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Today I was looking at the Project() method in Revit API. The method signature offers a distance parameter which outputs the distance of the projected point to the input point.

``````public void Project(
XYZ point,
out UV uv,
out double distance
)``````

The value of distance parameter is always positive which means we have no clue if the point is above or below the plane. Apart from this issue , the method is implemented in Revit API 2018.1 and it is not available in earlier versions. In this post I discuss two different methods for finding the signed distance of a point from a plane, first using change of basis and trasformations and in the second method we use dot product which in my opinion it is the essence of linear algebra!

In order find the signed distance of point p from the given plane we can simply evaluate the point with respect to the local coordinate system of the plane. This operation is called change of basis. Let us say the plane Q is at origin O with basis X,Y and Z, We can write the components of the plane Q in vector format :   The transformation of any point from global coordinate system to the plane coordinate system can be define by the 4×4  matrix A which is composed of the basis vectors of the plane and the origin point (translation part). The point p’ is described in the plane local coordinate system, therefore by transforming p’ to using plane transformation we obtain point p in global coordinate system. This operation can be reversed to find the point p’ which is the coordinates of point p with resepct to the plane coordinate system. Below snipped code demonstrates the implementation of change of basis and extracts the Z coordinate of point p’ as the signed distance of the point p with respect to the plane. Also note that we can output the projection point just by transforming the local projection of p’ to the global coordsys.

`        /// <summary>        /// return signed distance of point from the plane.         /// If the point is above the plane (in positive side of the plane)         /// the result is positive and if the point        /// is below the plane the result is negetive        /// </summary>        /// <param name="plane">Input plane</param>        /// <param name="point">Point to measure the distance from</param>        /// <param name="projection">Projection of input point on this plane</param>        /// <returns></returns>        public static double DistanceTo (this Plane plane,XYZ point,out XYZ projection)        {            //build a transformation matrix based on the plane coordinate system            Transform tr = Transform.CreateTranslation(plane.Origin);             tr.BasisX = plane.XVec.Normalize();            tr.BasisY = plane.YVec.Normalize() ;            tr.BasisZ = plane.Normal.Normalize();            //Find the local coordinates of the given point with resepct to plabe coordinate system            XYZ local = tr.Inverse.OfPoint(point);            //project the local point to the XY plane (Z=0)            projection = new XYZ(local.X, local.Y, 0);            // transform the projection back to the global coordSYS            projection = tr.OfPoint(projection);            //The Z coordinate of the local point is the signed distance from the plane             return local.Z;        }`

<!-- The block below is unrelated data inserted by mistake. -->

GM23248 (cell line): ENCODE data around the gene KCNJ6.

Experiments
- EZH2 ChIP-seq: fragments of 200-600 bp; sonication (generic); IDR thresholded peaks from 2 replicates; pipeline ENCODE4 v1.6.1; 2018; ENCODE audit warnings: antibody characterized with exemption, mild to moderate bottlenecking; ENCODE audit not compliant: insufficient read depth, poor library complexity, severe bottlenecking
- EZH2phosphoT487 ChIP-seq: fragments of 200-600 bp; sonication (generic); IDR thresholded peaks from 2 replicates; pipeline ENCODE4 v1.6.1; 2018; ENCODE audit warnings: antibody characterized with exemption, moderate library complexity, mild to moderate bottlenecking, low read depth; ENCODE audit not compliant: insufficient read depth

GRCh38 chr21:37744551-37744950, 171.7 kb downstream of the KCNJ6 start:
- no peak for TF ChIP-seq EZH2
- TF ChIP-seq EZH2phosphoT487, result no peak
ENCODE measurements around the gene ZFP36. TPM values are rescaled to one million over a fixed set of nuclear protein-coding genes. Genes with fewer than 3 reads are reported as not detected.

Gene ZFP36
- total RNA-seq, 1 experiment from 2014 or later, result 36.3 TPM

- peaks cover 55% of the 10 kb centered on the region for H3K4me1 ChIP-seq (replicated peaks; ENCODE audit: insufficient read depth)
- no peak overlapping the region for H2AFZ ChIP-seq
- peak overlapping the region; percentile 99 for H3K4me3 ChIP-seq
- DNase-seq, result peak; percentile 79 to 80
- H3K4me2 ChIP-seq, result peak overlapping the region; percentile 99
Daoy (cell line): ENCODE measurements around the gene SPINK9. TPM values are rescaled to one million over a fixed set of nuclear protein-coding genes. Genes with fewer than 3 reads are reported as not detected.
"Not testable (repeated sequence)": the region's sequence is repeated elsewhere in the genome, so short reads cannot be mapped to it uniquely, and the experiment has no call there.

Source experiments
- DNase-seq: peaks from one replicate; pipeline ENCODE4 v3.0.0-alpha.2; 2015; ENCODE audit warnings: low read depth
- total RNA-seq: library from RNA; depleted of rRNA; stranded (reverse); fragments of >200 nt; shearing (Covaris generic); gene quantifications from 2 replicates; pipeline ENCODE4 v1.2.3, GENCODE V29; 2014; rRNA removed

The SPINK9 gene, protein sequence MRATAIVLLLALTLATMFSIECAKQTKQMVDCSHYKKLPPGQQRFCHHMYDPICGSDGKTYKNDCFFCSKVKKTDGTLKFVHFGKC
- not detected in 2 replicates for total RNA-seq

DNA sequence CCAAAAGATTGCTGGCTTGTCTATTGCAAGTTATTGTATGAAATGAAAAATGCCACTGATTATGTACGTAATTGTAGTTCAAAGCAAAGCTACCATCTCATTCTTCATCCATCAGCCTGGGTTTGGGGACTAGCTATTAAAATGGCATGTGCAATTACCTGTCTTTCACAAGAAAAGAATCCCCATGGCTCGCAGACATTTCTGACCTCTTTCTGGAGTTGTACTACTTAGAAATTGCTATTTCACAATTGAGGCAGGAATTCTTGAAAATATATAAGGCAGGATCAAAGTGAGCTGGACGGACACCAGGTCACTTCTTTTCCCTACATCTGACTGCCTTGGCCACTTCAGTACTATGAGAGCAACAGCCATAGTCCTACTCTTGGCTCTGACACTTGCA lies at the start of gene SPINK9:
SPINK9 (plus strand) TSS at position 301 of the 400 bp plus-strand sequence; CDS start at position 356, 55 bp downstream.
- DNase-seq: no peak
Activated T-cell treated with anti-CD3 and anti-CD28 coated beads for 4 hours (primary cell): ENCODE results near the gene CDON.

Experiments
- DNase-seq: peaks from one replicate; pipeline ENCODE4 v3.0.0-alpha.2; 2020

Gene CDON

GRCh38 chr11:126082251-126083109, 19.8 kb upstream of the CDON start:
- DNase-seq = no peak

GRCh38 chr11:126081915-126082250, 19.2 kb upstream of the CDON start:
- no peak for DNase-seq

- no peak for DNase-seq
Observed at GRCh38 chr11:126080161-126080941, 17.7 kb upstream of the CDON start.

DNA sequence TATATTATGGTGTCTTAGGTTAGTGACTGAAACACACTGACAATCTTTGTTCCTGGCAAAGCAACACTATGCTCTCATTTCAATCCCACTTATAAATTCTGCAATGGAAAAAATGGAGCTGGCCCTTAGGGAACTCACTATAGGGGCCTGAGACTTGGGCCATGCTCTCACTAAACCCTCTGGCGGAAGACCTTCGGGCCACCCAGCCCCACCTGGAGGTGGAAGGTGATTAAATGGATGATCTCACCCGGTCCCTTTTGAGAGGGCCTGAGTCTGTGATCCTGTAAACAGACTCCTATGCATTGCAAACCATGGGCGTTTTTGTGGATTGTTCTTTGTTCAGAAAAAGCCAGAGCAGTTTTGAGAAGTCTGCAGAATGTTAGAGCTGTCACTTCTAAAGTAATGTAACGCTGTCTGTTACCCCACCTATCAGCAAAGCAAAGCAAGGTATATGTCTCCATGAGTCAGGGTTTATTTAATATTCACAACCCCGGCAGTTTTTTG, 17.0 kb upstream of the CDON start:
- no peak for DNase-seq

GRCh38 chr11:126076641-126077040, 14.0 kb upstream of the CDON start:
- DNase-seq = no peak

Well, above is not really an elegant method!, my aim was to discuss a bit of change of basis which is very important topic. The distance of a point from a plane is simply calculated from the equation (5) in below.  Let us assume plane Q with normal n  and a point on plane p0  and a point p outside the plane with its normal projection on plane p’ Starting from equation (1) which is simply sum of vectors and taking dot product of both sides we obtain equation (2).  Equation (3) is obtained by expanding (2) and rewriting (p-p’).n as d*n where d is the distance between the p and p’ (Note if p is below the plane then d must be negative therefore d is signed distance). Then we can write (4) by replacing (p₀-p’).n with zero since two vectors are perpendicular and their dot product is zero.  Finally in we replace n.n by 1 since n is normal vector. Equation (5) gives us the signed distance from the plane and by moving the point p in opposite direction of plane normal (n) by the magnitude of d we obtain p’ in equation (6)  Below is a simple and more elegant implementation of the same method.

`public static double DistanceTo2(this Plane plane, XYZ point, out XYZ projection){    // signed distance from equation (5)    double d = (point - plane.Origin).DotProduct(plane.Normal);    // the projection point from equation (6)    projection = point - d * plane.Normal;    return d;}`